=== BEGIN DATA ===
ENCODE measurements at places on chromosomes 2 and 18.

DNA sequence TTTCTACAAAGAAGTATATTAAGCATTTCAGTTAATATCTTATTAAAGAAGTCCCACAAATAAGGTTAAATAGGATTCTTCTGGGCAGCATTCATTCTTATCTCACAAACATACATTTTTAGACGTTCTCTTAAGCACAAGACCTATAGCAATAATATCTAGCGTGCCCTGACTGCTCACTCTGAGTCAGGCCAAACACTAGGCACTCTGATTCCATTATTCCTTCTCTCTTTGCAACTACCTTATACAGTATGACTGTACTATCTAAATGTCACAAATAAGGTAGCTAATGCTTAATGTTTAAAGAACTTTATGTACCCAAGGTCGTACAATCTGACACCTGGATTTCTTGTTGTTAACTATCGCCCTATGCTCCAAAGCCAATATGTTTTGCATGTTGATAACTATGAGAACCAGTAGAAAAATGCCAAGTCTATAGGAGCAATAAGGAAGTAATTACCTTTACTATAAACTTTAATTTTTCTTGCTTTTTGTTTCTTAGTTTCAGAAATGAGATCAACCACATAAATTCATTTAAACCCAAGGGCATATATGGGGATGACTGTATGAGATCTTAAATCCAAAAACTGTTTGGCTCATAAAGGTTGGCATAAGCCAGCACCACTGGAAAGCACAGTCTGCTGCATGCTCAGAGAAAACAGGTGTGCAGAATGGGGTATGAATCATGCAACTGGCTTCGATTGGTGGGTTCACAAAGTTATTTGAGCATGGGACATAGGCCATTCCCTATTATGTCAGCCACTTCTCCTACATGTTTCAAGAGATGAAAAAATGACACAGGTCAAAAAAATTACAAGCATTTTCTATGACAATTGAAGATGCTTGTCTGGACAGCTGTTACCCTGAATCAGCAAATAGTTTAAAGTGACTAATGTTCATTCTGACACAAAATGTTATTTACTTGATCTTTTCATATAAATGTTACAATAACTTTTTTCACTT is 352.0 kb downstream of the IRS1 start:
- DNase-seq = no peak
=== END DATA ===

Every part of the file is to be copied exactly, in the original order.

ENCODE measurements at places on chromosomes 2 and 18.

DNA sequence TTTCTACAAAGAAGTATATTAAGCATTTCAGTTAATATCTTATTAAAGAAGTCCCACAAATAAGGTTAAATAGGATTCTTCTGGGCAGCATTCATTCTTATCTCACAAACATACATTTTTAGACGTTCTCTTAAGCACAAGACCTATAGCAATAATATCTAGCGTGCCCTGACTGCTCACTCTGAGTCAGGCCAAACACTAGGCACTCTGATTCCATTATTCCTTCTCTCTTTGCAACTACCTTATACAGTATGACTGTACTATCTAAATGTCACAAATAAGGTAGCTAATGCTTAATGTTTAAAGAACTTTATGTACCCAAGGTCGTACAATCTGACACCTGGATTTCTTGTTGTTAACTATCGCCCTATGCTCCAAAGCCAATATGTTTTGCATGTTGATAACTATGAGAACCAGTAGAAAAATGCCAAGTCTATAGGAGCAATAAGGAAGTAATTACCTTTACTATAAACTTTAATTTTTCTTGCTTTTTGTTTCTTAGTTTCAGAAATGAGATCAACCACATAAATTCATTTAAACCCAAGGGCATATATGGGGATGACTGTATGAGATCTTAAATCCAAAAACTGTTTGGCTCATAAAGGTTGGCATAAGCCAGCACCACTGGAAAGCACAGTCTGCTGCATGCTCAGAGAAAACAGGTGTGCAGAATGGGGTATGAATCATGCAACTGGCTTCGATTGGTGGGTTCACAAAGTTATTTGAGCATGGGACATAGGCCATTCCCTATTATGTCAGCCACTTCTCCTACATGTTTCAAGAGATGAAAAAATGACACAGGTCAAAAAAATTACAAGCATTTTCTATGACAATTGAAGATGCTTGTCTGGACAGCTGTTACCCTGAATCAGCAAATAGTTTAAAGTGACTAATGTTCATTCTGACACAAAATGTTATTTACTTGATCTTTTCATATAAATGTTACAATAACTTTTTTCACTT is 352.0 kb downstream of the IRS1 start:
- DNase-seq = no peak